Celebrating Souls On Day Of The Dead

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Saturday is the Day of the Dead in Mexico and many Spanish-speaking cultures. It is a day to celebrate and remember those who have died. Andrea Seabrook visits the Mexican Cultural Institute in Washington D.C., to see the construction of a traditional Day of the Dead altar.

ANDREA SEABROOK, host:

Today is Dia de los Muertos, the Day of the Dead. It's an ancient celebration in Mexico passed on from the Aztecs and other pre-Columbian cultures. The Day of the Dead is not a day of mourning but a day of celebration, feasting, and colorful altars built for the memories of loved ones. At the Mexican Cultural Institute, a branch of the consulate here in Washington, there's a giant Day of the Dead altar - skeletons, skulls, and streams and streams of tissue paper flags with skeleton designs cut out of them. They're called papel picado.

Umberto Martinez, director of cultural programming at the institute, tells me to tilt back my head and blow at the flags.

Mr. UMBERTO MARTINEZ (Director of Cultural Programming, Mexican Cultural Institute): The belief is that we do the altar because they come to visit us.

SEABROOK: On the Day of the Dead?

Mr. MARTINEZ: Yes, on the Day of the Dead. Their souls come to visit us. So you see the papel picado resembles the wind. They would notify when their souls are coming.

SEABROOK: Oh, so they - OK.

Mr. MARTINEZ: You light up a candle. You see the flowers, the orange flowers, but we call it in Mexico, cempasuchil.

SEABROOK: That's the flower of the dead, or marigolds.

Mr. MARTINEZ: The flower of the dead. Exactly, the marigolds.

SEABROOK: Marigolds.

Mr. MARTINEZ: That's the flower of the dead.

SEABROOK: Mm hmm.

Mr. MARTINEZ: And we do a path with the flower of the dead with candles to lighten their path to our altar to come and visit us.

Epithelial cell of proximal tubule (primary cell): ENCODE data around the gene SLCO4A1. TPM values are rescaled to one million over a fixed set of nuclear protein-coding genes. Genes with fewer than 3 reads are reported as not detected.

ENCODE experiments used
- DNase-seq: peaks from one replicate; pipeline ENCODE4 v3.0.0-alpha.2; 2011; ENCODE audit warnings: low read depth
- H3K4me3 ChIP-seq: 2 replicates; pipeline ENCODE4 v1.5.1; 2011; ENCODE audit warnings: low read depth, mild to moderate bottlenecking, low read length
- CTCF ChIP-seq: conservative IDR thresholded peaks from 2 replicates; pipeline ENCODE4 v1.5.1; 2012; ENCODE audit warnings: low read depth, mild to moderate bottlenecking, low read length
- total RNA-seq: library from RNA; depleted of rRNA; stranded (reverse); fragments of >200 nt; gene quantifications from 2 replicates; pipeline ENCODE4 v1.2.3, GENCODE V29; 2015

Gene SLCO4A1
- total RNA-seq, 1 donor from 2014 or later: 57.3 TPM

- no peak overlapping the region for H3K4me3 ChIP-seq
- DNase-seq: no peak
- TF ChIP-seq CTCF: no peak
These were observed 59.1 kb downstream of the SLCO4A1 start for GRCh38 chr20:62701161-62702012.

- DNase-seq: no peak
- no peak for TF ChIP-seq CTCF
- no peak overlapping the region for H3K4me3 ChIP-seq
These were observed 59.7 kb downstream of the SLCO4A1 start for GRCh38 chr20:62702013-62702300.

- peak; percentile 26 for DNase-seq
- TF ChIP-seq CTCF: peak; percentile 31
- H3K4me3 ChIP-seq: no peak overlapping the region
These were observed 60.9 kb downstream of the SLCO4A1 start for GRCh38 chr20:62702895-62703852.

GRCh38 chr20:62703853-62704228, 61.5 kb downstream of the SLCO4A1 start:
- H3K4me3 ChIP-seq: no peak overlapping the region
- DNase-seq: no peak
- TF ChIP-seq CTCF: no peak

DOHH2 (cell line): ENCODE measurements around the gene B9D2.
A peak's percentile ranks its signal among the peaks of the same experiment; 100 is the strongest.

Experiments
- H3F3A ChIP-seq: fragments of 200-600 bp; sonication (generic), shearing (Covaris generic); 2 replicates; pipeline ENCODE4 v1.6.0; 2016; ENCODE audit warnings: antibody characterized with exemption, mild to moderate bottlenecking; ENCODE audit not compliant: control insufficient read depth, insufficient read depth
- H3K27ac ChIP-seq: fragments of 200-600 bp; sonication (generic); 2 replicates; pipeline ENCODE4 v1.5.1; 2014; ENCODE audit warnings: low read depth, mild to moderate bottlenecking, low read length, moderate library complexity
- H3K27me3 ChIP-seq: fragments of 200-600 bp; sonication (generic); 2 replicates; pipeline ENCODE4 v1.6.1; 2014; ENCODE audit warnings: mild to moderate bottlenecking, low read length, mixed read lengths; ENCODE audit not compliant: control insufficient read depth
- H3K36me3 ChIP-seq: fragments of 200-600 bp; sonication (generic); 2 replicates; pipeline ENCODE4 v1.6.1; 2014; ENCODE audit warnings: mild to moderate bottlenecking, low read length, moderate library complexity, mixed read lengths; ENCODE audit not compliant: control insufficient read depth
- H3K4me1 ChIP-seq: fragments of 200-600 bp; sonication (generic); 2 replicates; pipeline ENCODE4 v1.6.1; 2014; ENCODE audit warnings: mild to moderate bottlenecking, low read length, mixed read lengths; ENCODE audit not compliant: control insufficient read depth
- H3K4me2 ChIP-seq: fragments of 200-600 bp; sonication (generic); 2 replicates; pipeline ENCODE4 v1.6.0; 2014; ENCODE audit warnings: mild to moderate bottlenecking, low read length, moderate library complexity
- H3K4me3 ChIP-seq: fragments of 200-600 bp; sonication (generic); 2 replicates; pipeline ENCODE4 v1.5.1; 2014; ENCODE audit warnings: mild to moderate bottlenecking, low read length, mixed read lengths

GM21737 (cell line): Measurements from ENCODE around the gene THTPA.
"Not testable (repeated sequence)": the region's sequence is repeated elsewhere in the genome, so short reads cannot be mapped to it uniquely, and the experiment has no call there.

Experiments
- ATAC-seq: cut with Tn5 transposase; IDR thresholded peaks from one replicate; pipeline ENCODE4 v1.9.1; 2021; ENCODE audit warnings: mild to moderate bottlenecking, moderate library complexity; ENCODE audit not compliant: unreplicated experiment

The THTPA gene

SEABROOK: And what do you offer the souls? What do you put out to offer?

Mr. MARTINEZ: The food they like.

SEABROOK: The food they like?

Mr. MARTINEZ: The food they like...

SEABROOK: So like what?

Mr. MARTINEZ: And we put it in the altar. For example, here, we are not going to use fresh food or fresh foods because in two days, with the heat, it will rotten.

SEABROOK: Mm hmm.

Mr. MARTINEZ: So we brought these foods from Mexico, this Mexican bread. We have some tamales.

SEABROOK: Tamales.

Mr. MARTINEZ: We got some paper mache food over there in the other box.

SEABROOK: Uh huh.

Mr. MARTINEZ: So we place that on the altar.

SEABROOK: But if you were in Mexico, what would you put on it?

Mr. MARTINEZ: Well, anything. My ancestors like mole, a dish of mole, fried beans, rice. Remember, we party with them.

(Soundbite of laughter)

SEABROOK: Yeah.

Mr. MARTINEZ: I think - it's interesting because, in Mexico, I don't think we mourn our deads on Day of the Dead. We party with them.

SEABROOK: We party with them?

Mr. MARTINEZ: Yes.

SEABROOK: Umberto Martinez of the Mexican Cultural Institute. Dia de los Muertos is a two-day affair, so there's still time for you to make your own Day of the Dead altar. Get a picture of your late loved one, set it up on the table, and surround it with colorful flowers, candles, and, of course, that person's favorite foods. Remember, no mourning.

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